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Gene Identified as Cause of Intellectual Disability Forms

Published: 2009-12-15 - Updated: 2022-08-11
Author: Center for Addiction and Mental Health | Contact: camh.ca
Peer-Reviewed Publication: Yes
Additional References: Library of Cognitive Disabilities Publications

Synopsis: A gene involved in some forms of intellectual disability identified by scientists at Center for Addiction and Mental Health. Now that we have identified TRAPPC9 as a gene that may be associated with hundreds of thousands of cases of intellectual disability worldwide, we can build on that knowledge with research to help individuals and their families. Unlike intellectual disabilities that are part of a syndrome with other medical conditions or physical abnormalities, TRAPPC9 is associated with non-syndromic types of intellectual disability; these cause up to 50 percent of intellectual disabilities worldwide.

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Definition

Intellectual Disability (ID)

Intellectual disability (ID) is a term used when a person has certain limitations in cognitive functioning and skills, including communication, social, and self-care skills. These limitations can cause a child to develop and learn more slowly or differently than a typically developing child. Intellectual disability can happen any time before a child turns 18, even before birth. According to the American Association of Intellectual and Developmental Disabilities, an individual has an intellectual disability if they meet three criteria:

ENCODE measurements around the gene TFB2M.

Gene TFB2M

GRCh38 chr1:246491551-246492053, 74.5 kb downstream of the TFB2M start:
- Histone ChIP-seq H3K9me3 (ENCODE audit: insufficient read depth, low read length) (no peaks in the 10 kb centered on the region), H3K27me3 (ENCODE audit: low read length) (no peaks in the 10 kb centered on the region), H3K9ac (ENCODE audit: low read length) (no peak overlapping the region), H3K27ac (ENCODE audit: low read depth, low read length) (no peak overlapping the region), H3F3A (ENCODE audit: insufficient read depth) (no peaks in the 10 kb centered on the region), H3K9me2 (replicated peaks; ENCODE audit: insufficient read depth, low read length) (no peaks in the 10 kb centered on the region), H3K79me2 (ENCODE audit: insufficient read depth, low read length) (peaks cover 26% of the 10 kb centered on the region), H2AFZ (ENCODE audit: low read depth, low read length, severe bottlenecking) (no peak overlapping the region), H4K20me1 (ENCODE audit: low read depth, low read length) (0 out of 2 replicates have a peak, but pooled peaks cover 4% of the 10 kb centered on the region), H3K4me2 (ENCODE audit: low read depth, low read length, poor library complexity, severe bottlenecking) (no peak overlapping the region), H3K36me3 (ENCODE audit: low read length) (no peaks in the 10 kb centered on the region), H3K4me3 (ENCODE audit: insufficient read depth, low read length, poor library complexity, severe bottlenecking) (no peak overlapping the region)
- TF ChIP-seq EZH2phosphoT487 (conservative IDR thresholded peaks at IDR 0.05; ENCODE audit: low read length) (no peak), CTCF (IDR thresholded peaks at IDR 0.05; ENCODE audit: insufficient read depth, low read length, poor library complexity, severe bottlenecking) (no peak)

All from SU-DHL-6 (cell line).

• IQ is below 70-75.
  • The condition manifests itself before the age of 18.
  • There are significant limitations in two or more adaptive areas (skills needed to live, work, and play in the community, such as communication or self-care).

Intellectual disability affects about 2-3% of the general population. Seventy-five to ninety percent of the affected people have a mild intellectual disability. Non-syndromic or idiopathic cases account for 30 to 50% of these cases. A genetic disorder causes about a quarter of cases, and about 5% of cases are inherited from a person's parents. Cases of unknown cause affect about 95 million people as of 2013.

Main Digest